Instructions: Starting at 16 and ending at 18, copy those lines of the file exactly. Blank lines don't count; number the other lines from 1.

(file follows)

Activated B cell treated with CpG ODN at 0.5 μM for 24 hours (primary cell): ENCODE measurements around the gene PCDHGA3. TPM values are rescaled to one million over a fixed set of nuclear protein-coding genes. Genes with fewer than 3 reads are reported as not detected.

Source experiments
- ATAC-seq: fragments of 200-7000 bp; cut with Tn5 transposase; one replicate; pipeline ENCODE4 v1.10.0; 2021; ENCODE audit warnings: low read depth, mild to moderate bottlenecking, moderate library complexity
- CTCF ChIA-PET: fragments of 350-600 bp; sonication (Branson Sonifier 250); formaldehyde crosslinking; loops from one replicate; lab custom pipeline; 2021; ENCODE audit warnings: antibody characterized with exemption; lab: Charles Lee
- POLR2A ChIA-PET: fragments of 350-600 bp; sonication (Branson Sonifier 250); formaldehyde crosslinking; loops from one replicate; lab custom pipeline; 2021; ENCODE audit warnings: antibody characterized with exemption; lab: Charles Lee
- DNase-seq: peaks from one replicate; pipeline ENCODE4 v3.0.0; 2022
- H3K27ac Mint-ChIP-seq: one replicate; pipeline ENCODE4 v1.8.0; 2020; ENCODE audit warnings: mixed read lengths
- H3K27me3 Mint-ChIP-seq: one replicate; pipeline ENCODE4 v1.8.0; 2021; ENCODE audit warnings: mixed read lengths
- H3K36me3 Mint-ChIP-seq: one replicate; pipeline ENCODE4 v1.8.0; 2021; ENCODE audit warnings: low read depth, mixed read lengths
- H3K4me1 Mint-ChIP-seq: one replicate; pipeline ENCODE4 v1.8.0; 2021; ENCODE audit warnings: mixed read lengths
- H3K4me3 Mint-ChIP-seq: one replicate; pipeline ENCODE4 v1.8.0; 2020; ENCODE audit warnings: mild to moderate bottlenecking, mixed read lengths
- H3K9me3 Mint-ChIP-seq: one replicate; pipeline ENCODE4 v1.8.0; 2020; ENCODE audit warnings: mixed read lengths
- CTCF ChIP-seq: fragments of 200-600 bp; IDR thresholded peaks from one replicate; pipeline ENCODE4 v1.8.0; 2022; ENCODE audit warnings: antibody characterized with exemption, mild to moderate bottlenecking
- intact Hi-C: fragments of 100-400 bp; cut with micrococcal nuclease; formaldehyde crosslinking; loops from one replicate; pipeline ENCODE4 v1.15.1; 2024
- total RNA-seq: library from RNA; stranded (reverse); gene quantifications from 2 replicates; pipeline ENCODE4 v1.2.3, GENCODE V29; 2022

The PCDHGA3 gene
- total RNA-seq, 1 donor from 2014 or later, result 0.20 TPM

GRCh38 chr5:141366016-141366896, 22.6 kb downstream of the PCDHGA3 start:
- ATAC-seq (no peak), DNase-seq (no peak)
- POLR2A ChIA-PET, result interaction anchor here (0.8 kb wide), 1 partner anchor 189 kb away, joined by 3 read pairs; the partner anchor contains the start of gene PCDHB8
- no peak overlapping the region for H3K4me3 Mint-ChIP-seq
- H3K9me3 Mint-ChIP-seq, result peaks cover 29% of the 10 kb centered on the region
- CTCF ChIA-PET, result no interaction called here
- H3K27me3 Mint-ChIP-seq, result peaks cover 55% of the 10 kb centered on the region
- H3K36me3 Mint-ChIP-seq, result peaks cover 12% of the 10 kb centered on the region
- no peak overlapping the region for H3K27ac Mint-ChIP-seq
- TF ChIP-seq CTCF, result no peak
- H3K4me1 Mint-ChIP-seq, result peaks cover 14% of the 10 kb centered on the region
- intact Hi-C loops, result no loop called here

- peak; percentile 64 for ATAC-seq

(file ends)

The PCDHGA3 gene
- total RNA-seq, 1 donor from 2014 or later, result 0.20 TPM

GRCh38 chr5:141366016-141366896, 22.6 kb downstream of the PCDHGA3 start: